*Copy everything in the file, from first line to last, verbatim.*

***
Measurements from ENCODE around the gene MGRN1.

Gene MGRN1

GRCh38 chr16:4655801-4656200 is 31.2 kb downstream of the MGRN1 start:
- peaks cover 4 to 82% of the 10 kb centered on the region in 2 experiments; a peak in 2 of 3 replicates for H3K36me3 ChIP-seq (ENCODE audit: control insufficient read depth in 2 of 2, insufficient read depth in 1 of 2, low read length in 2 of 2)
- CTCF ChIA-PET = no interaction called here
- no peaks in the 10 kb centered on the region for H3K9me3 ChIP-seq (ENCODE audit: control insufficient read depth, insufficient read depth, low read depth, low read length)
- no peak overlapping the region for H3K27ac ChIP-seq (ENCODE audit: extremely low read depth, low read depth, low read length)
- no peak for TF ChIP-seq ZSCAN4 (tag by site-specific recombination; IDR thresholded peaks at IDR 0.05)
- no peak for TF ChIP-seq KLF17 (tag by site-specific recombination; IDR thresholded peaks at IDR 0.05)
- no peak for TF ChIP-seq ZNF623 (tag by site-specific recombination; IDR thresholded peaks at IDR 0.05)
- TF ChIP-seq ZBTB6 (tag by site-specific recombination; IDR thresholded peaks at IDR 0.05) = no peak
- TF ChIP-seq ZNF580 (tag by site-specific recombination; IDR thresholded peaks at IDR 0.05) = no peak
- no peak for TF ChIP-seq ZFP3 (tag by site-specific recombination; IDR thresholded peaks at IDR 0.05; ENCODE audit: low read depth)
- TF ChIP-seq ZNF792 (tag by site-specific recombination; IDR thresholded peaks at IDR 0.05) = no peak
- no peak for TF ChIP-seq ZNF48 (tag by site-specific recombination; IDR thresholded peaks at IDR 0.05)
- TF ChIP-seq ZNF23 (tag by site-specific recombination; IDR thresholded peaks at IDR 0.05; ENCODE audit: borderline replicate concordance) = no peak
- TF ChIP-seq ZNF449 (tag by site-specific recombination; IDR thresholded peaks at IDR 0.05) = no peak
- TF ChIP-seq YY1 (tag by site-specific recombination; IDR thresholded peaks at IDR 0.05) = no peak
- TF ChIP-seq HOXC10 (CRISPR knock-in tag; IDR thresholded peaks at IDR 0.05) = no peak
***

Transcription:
Measurements from ENCODE around the gene MGRN1.

Gene MGRN1

GRCh38 chr16:4655801-4656200 is 31.2 kb downstream of the MGRN1 start:
- peaks cover 4 to 82% of the 10 kb centered on the region in 2 experiments; a peak in 2 of 3 replicates for H3K36me3 ChIP-seq (ENCODE audit: control insufficient read depth in 2 of 2, insufficient read depth in 1 of 2, low read length in 2 of 2)
- CTCF ChIA-PET = no interaction called here
- no peaks in the 10 kb centered on the region for H3K9me3 ChIP-seq (ENCODE audit: control insufficient read depth, insufficient read depth, low read depth, low read length)
- no peak overlapping the region for H3K27ac ChIP-seq (ENCODE audit: extremely low read depth, low read depth, low read length)
- no peak for TF ChIP-seq ZSCAN4 (tag by site-specific recombination; IDR thresholded peaks at IDR 0.05)
- no peak for TF ChIP-seq KLF17 (tag by site-specific recombination; IDR thresholded peaks at IDR 0.05)
- no peak for TF ChIP-seq ZNF623 (tag by site-specific recombination; IDR thresholded peaks at IDR 0.05)
- TF ChIP-seq ZBTB6 (tag by site-specific recombination; IDR thresholded peaks at IDR 0.05) = no peak
- TF ChIP-seq ZNF580 (tag by site-specific recombination; IDR thresholded peaks at IDR 0.05) = no peak
- no peak for TF ChIP-seq ZFP3 (tag by site-specific recombination; IDR thresholded peaks at IDR 0.05; ENCODE audit: low read depth)
- TF ChIP-seq ZNF792 (tag by site-specific recombination; IDR thresholded peaks at IDR 0.05) = no peak
- no peak for TF ChIP-seq ZNF48 (tag by site-specific recombination; IDR thresholded peaks at IDR 0.05)
- TF ChIP-seq ZNF23 (tag by site-specific recombination; IDR thresholded peaks at IDR 0.05; ENCODE audit: borderline replicate concordance) = no peak
- TF ChIP-seq ZNF449 (tag by site-specific recombination; IDR thresholded peaks at IDR 0.05) = no peak
- TF ChIP-seq YY1 (tag by site-specific recombination; IDR thresholded peaks at IDR 0.05) = no peak
- TF ChIP-seq HOXC10 (CRISPR knock-in tag; IDR thresholded peaks at IDR 0.05) = no peak